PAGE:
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Comparing snowpack surface roughness metrics with a geometric-based roughness length




Fassnacht, S. R., author
Oprea, I., author
Borleske, G., author
Kamin, D., author
Colorado State University, publisher

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The snow surface is the interface between the atmosphere and the earth. It is very dynamic, and varies spatially and temporally. Its roughness influences turbulence and is used to estimate the sensible and latent heat fluxes to and/or from the snow surface to the atmosphere. We use airborne lidar-derived snow surface measurements from the NASA Cold Land Process Experiment Fraser Alpine intensive study area (ISA) collected in late March 2003. A meteorological tower was centered in the middle of the 1 km2 ISA and meteorological data were used to determine the dominant wind direction. The raw surface elevation data were rotated to yield a 100 by 100m area about the tower, that was parallel to the wind. The data were interpolated to a 1-m resolution using four methods to purposefully derive four different snowpack surfaces. Roughness metrics, including the random roughness, autocorrelation, and fractal dimension were computed, and compared to the geometric-based roughness which was derived using the Lettau formulation.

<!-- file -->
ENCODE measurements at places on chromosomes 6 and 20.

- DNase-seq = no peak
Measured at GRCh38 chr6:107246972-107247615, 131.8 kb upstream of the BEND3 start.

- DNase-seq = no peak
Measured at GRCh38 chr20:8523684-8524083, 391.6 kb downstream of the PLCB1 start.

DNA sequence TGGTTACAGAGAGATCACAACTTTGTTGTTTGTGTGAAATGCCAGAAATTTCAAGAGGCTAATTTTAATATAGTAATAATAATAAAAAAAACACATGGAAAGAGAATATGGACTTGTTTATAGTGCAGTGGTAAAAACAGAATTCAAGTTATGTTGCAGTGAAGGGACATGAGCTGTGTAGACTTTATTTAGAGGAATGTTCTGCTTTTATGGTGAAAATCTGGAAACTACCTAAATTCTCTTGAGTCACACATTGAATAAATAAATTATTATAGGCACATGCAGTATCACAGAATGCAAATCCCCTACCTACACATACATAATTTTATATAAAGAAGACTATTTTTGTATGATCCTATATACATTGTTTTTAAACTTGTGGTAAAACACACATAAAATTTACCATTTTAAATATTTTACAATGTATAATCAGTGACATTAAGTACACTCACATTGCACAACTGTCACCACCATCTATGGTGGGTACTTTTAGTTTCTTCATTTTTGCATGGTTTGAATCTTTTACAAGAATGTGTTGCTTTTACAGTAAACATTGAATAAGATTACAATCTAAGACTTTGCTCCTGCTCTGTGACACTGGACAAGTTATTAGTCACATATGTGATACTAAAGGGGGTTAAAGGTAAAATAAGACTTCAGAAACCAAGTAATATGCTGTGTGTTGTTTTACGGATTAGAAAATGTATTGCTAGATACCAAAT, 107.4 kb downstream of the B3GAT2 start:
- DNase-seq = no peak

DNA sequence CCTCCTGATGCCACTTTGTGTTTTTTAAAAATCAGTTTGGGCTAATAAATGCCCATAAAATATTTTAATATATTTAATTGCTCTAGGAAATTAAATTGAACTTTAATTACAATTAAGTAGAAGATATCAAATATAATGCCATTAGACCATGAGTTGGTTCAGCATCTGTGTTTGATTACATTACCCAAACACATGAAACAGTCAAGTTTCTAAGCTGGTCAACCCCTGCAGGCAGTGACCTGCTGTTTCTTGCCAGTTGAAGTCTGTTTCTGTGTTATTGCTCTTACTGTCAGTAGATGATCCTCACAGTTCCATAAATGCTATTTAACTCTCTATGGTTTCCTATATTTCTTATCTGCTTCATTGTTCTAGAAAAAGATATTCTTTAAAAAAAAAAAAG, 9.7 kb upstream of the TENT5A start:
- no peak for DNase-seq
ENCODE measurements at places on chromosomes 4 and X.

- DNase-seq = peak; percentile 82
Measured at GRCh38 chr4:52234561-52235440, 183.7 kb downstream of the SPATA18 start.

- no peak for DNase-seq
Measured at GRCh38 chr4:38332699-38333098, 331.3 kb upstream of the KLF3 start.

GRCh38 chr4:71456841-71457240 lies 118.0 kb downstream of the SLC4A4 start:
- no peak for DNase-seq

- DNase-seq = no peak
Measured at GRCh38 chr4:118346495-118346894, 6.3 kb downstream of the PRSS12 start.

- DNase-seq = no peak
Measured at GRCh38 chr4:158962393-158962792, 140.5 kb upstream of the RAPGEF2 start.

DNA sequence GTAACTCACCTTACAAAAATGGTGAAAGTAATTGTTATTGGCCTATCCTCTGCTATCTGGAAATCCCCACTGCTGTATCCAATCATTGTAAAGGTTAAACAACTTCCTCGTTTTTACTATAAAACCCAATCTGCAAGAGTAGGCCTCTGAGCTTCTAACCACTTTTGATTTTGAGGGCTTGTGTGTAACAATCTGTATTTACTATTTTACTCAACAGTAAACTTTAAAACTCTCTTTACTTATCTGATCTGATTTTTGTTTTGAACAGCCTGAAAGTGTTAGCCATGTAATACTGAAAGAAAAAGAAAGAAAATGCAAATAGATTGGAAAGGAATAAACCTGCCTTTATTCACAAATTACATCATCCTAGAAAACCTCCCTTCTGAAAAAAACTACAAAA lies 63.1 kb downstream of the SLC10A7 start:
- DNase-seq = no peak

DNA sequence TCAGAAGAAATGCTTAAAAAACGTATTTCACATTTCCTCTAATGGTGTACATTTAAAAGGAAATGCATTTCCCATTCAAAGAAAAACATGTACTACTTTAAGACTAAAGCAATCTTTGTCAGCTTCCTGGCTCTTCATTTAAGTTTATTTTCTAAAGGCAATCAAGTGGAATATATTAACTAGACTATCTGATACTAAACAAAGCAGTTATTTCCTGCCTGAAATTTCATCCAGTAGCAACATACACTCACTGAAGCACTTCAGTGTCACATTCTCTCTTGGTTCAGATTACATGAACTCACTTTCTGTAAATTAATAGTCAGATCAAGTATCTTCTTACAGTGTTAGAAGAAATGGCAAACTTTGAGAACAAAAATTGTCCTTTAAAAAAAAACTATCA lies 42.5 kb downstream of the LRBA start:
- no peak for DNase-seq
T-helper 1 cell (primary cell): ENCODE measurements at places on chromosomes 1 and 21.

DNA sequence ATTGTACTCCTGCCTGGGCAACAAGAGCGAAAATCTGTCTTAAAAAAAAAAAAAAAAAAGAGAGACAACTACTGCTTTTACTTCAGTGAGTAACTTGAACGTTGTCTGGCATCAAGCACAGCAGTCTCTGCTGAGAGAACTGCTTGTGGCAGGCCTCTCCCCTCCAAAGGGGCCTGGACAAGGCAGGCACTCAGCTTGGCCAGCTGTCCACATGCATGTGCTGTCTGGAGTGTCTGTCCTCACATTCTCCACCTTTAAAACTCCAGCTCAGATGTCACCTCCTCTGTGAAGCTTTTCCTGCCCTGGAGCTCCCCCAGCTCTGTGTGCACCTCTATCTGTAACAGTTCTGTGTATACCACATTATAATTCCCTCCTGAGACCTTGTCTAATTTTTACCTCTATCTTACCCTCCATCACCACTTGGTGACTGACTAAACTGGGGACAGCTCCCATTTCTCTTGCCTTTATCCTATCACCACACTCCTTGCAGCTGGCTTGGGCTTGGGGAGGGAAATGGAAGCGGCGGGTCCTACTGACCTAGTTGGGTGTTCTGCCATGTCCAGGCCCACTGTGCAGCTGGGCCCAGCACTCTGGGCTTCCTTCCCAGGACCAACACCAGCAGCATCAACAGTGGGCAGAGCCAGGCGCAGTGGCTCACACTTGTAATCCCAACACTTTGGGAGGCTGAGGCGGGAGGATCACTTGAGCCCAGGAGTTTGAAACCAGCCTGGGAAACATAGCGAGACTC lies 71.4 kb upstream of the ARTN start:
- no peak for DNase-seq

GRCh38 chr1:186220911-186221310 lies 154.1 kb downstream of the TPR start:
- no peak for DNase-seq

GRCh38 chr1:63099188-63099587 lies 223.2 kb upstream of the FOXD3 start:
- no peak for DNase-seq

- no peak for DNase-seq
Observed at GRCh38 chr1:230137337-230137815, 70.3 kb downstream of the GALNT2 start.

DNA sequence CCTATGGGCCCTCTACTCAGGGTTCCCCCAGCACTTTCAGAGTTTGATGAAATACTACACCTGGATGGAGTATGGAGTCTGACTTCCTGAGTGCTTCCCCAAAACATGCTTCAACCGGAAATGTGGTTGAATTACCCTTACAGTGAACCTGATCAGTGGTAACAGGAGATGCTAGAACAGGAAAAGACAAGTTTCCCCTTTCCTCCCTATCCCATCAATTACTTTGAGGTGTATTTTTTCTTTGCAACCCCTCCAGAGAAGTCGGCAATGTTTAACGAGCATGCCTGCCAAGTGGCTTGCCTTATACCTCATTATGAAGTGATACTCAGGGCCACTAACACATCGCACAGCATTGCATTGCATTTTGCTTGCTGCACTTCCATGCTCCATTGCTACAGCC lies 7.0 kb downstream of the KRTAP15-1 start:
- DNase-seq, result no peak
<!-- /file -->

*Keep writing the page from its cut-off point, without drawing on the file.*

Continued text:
2014 annual AGU hydrology days was held at Colorado State University on March 24 - March 26, 2014.
Includes bibliographical references.

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